How did the early Christians explain to their curious pagan neighbors what the Christian faith was all about? The Epistle of Mathetes To Diognetus answers that question. Written around 130 A.D., when “Mathetes” (we do not know who he really was) and other believers could still call Christianity “this new kind or practice [of piety]” that “has only now entered into the world, and not long ago,” the epistle represents an early apologetic attempt to explain the Christian faith to a Gentile named Diognetus. Mathetes tells us in chapter 11 that he was “a disciple of the Apostles,” which likely means he personally knew the apostles, but we cannot say for sure.
The high points of this epistle are chapters 5 and 6, where Mathetes explains what Christians are like:
“For the Christians are distinguished from other men neither by country, nor language, nor the customs which they observe. For they neither inhabit cities of their own, nor employ a peculiar form of speech, nor lead a life which is marked out by any singularity. The course of conduct which they follow has not been devised by any speculation or deliberation of inquisitive men; nor do they, like some, proclaim themselves the advocates of any merely human doctrines. But, inhabiting Greek as well as barbarian cities, according as the lot of each of them has determined, and following the customs of the natives in respect to clothing, food, and the rest of their ordinary conduct, they display to us their wonderful and confessedly striking method of life. They dwell in their own countries, but simply as sojourners. As citizens, they share in all things with others, and yet endure all things as if foreigners. Every foreign land is to them as their native country, and every land of their birth as a land of strangers. They marry, as do all [others]; they beget children; but they do not destroy their offspring. They have a common table, but not a common bed. They are in the flesh, but they do not live after the flesh. They pass their days on earth, but they are citizens of heaven. They obey the prescribed laws, and at the same time surpass the laws by their lives. They love all men, and are persecuted by all. They are unknown and condemned; they are put to death, and restored to life. They are poor, yet make many rich; they are in lack of all things, and yet abound in all; they are dishonoured, and yet in their very dishonour are glorified. They are evil spoken of, and yet are justified; they are reviled, and bless; they are insulted, and repay the insult with honour; they do good, yet are punished as evil-doers. When punished, they rejoice as if quickened into life; they are assailed by the Jews as foreigners, and are persecuted by the Greeks; yet those who hate them are unable to assign any reason for their hatred.”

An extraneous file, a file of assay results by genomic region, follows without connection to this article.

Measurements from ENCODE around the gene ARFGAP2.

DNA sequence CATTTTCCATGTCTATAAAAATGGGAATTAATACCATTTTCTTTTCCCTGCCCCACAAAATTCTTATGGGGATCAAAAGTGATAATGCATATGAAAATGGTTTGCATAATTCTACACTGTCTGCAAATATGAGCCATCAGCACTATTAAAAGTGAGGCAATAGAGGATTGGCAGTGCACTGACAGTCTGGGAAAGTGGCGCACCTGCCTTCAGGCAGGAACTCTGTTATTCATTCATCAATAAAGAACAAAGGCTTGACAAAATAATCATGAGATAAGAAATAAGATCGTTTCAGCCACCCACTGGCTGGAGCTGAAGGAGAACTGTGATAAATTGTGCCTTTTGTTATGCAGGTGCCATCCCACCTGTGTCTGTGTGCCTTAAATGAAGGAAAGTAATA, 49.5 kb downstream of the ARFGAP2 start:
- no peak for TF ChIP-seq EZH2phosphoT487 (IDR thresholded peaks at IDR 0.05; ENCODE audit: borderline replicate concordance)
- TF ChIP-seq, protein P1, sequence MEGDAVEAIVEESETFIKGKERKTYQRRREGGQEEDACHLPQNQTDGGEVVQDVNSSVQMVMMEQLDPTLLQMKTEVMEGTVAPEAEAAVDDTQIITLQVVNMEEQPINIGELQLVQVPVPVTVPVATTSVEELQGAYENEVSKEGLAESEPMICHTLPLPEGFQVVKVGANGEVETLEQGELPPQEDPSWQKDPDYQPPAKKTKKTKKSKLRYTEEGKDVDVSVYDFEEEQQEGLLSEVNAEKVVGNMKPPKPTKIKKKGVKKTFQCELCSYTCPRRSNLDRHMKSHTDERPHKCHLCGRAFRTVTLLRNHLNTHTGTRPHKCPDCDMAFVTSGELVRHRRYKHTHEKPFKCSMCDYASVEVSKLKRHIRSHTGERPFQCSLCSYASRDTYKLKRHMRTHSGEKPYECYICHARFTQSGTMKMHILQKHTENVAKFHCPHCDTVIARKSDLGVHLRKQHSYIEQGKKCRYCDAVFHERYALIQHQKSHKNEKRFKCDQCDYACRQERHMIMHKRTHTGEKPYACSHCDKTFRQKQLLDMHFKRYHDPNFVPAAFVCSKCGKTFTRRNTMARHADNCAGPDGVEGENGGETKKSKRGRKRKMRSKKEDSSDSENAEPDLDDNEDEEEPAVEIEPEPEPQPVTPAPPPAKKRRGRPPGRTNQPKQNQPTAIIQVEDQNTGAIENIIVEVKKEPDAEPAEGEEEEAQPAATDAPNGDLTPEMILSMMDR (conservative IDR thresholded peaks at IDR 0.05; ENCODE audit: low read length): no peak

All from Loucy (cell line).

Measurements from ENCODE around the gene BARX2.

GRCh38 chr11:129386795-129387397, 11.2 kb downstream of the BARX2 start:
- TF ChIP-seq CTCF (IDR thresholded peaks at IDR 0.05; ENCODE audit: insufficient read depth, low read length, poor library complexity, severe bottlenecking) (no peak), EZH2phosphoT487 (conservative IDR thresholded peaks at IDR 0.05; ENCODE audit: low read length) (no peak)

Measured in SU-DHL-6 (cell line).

This is a beautiful articulation of Paul’s “ambassador” language. I am also reminded by this that Stanley Hauerwas and Will Willimon have recently evoked the “resident alien” image in order to call the church away from secularization. I would submit that Mathetes’ description of the believers could serve as a much-needed tonic for the Americanization of evangelicalism today.
One does not want to read later theological terminology back into the fathers, but there is nonetheless a strong substitionary picture in this epistle:
“He Himself took on Him the burden of our iniquities, He gave His own Son as a ransom for us, the holy One for transgressors, the blameless One for the wicked, the righteous One for the unrighteous, the incorruptible One for the corruptible, the immortal One for them that are mortal. For what other thing was capable of covering our sins than His righteousness? By what other one was it possible that we, the wicked and ungodly, could be justified, than by the only Son of God? O sweet exchange! O unsearchable operation! O benefits surpassing all expectation! that the wickedness of many should be hid in a single righteous One, and that the righteousness of One should justify many transgressors!”
Finally, we see a simple and profound evangelistic appeal in Mathetes’ epistle: “If you also desire [to possess] this faith, you likewise shall receive first of all the knowledge of the Father.” And later, “And do not wonder that a man may become an imitator of God. He can, if he is willing.”
There is a refreshing simplicity in the Ante-Nice fathers. Mathetes’ epistle, I would argue, is overall more moving than Clement’s and exhibits a heart-felt and passionate intensity that moves the reader even to this day.